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Misconceptions of a Woman

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The stories Pride and Prejudice and Story of an Hour, the role of a typical woman is challenged by new ideas. In both stories, examples of the conceptions of a woman and their opposites are shown. In both, history and modern day women are expected to play a certain role in society, in relationships, and even in jobs. Most of these ideas are outdated and in some cases unnecessary. An example of this is when women go for a job interview. When women go to a serious job interview most people expect them to wear a skirt suit because a pant suit would look too masculine or powerful and a woman should be dainty and approachable. This, however, may not be true in all cases; the most polite woman could wear pants and the most unapproachable one could wear a skirt. There are many ways to misconceive a woman and her emotions.

In the Story of an Hour, the protagonist, Mrs. Mallard faces grief when she hears of her husband's death in an unfortunate train accident. This is an example of the typical view of a housewife. Of course, Mrs. Mallard is taken aback by this woeful news. She begins to feel depressed and does not know what to make of it. Most people would expect this of a widow. In most cases,unless the wife had a hand in the death of her spouse she will be shaken by the news. It is expected of her to have disbelief, be depressed angry, or simply want to be left alone. This however is a misconception by most. They do not see the other side of the story.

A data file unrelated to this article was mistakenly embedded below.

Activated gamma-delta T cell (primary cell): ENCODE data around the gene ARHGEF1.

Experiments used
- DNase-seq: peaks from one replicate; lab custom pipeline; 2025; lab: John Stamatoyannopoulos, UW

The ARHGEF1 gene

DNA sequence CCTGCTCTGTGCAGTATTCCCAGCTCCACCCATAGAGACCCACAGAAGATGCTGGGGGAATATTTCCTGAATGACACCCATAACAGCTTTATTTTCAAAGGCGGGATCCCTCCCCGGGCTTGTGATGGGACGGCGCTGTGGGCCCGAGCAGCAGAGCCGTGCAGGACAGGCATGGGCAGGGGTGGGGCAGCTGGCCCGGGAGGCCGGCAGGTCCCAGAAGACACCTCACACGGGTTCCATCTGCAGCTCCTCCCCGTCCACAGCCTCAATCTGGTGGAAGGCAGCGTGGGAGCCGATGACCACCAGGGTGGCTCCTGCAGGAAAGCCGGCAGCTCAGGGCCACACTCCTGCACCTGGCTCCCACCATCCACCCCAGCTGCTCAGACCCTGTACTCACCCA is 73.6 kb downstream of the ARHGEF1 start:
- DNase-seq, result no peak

At first Mrs. Mallard is upset, but then she begins to see the positive side. She realizes that she is finally free. Most people overlook the less pleasant side of relationships. Some women are cheated on, verbally abused, physically abused, or simply neglected. These women are prime examples of that misconception. They have absolutely every right to find joy and freedom in the death of their spouse. Mrs. Mallard took the time to weigh the pros and cons and saw that her life would now be better without her husband. She found comfort in the thought that she could now be who she wanted to be and not what someone else wanted her to be. Her life could now have a deeper meaning than waiting on a man hand and foot every day. Mrs. Mallard's new found peace was however cut short when she saw her husband return home unharmed. At the sight of her husband Mrs. Mallard screamed and died instantly. The doctors assumed that she died from being overwhelmed with happiness. This was the perfect misconception.

Another example of a misconceived woman is the character Elizabeth Bennet from the book Pride and Prejudice. In the time of the story, women were expected to be perfect dolls. They were supposed to take care of their husbands, keep a happy home, and never say a disagreeing word. For those who did not have husbands, they were supposed to center their world around finding one. They were all expected to dress themselves up nicely and prance around giddily in hopes that



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